“Yeah, it’s crazy, to think New Jersey this far away. I was totally shocked, totally blown away,” he said.

Montefusco wasn’t surprised I was here to talk about the Prince Rodgers Slave Cemetery. It’s in his side yard. The tombstones are within view of the goalie net Montefusco’s son uses for soccer practice.

“You couldn’t see any of the headstones, you couldn’t see anything. So, I thought it was the neighbor’s property,” he said.

Loryan Allen show us Prince Rodger’s tombstone. It’s is the largest in the cemetery. The names and dates are worn away and harder to read. Both that marker and the other smaller ones have parts broken off. Allen thinks it was local teenagers…

“I guess they were drinking,” Allen speculated. “So, they decided they were going to take the stones, and they literally lifted them up out of the ground and threw them all over the cemetery. They broke them in half.”

Tombstones 2.jpg
Pat Duggins
/

The upper left hand corner of Prince Rodgers’ grave marker is chipped off. Allen says it wasn’t for a lack of trying.

“They weren’t able to get it out of the ground, but they were able to break it. They had to make an effort to break that stone,” she said.

Prince Rodgers’ slavery ended in 1839. A New Jersey law freed captive women at the age of twenty one and black men at twenty five. The cemetery that bears Rodger’s name was officially dedicated last year. But Allen says, by that time, the name of the former slave was all over town.

“There’s a ten acre complex right around the corner on Prince Rodgers Avenue that’s named in his honor, and there’s a shopping center, Prince Rodgers Shopping Center, and Prince Rodgers Avenue goes all the way to Bridgewater Commons,” said Allen.

But, Allen wants Rodger’s stories to live on as well. He supposedly fought in the U.S. Civil War as a free man, and his descendants live in Bridgewater to this day. All of the families we’ve met in this series have cemeteries and memories they’re working to preserve. But that chance may be slipping away due to the passage of time. There’s also the issue of people, both white and black, who don’t want to talk about racial issues including slavery. That’s in part five.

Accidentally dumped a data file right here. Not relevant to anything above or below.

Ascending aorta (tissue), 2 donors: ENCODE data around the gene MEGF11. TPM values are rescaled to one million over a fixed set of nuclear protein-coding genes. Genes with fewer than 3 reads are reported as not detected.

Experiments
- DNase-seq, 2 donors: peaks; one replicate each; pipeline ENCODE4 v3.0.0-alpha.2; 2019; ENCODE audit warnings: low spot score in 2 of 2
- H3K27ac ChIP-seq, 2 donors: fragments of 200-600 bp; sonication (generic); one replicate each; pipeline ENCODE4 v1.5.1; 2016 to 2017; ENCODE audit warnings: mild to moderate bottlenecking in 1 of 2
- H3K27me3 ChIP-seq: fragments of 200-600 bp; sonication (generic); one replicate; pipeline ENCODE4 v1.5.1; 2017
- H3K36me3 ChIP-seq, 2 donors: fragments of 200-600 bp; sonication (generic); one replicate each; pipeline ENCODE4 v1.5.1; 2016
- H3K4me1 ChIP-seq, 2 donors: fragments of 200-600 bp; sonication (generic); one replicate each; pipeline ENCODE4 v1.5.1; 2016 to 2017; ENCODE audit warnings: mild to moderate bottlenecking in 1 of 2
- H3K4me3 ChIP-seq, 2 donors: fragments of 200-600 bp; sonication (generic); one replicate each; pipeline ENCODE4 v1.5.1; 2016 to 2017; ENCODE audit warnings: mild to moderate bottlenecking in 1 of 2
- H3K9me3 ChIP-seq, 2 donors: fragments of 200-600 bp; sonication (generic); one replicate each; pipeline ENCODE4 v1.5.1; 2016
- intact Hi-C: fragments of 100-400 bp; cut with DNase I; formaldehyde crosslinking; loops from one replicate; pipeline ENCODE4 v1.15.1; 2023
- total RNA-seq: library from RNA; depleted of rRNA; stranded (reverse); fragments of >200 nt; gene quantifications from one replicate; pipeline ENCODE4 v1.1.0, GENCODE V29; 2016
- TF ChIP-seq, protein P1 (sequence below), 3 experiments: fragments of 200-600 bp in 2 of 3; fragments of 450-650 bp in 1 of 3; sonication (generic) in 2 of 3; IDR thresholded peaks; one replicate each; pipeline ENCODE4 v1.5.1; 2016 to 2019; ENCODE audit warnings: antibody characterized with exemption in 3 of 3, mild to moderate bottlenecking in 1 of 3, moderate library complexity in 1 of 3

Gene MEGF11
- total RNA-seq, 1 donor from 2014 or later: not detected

Editor's note— There's disagreement on where descendants of Prince Rodgers currently reside. Unofficial databases show they live in cities like Somerville, New Jersey. But, apparently not in Bridgewater, where the former slave is buried.

Pat Duggins is news director for Alabama Public Radio.
Related Content
  • Part 1— "The 40 unmarked graves"Alabama voters head to the polls next month. One ballot item could end slavery in the state. Alabama’s constitution still allows forced labor, one hundred and fifty seven years after the thirteenth amendment abolished the practice. That’s not the only lasting impact of the slave trade in Alabama. APR spoke with the descendants of some of estimated four hundred thousand people enslaved here around the Civil War. Many say they can’t find the burial sites of their ancestors, due to unmarked graves or bad records kept by their white captors. Alabama Public Radio news spent nine months looking into efforts to find and preserve slave cemeteries in the state. Here's part one of our series we call “No Stone Unturned.”
  • Before the Civil War, the state of Alabama was home to an estimated thirty three thousand slave holders. Local historians say one of them was John Welch Prewitt. He set aside two acres that became known as the Old Prewitt Slave Cemetery. The site may hold up to two hundred unmarked graves. Former World Heavyweight Boxing Champion Deontay Wilder lives next door.
  • The thirteenth amendment did away with slavery in the United States one hundred and fifty seven years ago. Alabama voters may take similar action next month. The state’s Constitution still allows involuntary servitude. An estimated four hundred thousand slaves were held in Alabama before they were finally freed in 1865. APR spoke with the descendants of some of these people. They talked about trying to find the burial sites of their ancestors, and facing roadblocks not shared by their white neighbors.
  • The Alabama Public Radio newsroom spent nine months investigating efforts to preserve slave cemeteries in the state. An estimated four hundred thousand captives were held in Alabama before the Civil War. Historians say many of these newly freed people stayed in the state following emancipation in 1863. APR spoke with some of their descendants and heard about problems in locating the burial sites of their ancestors. Today, we present the conclusion of our series titled “No Stone Unturned.” One issue with preserving these cemeteries may be getting people, both black and white, to talk about it.
News from Alabama Public Radio is a public service in association with the University of Alabama. We depend on your help to keep our programming on the air and online. Please consider supporting the news you rely on with a donation today. Every contribution, no matter the size, propels our vital coverage. Thank you.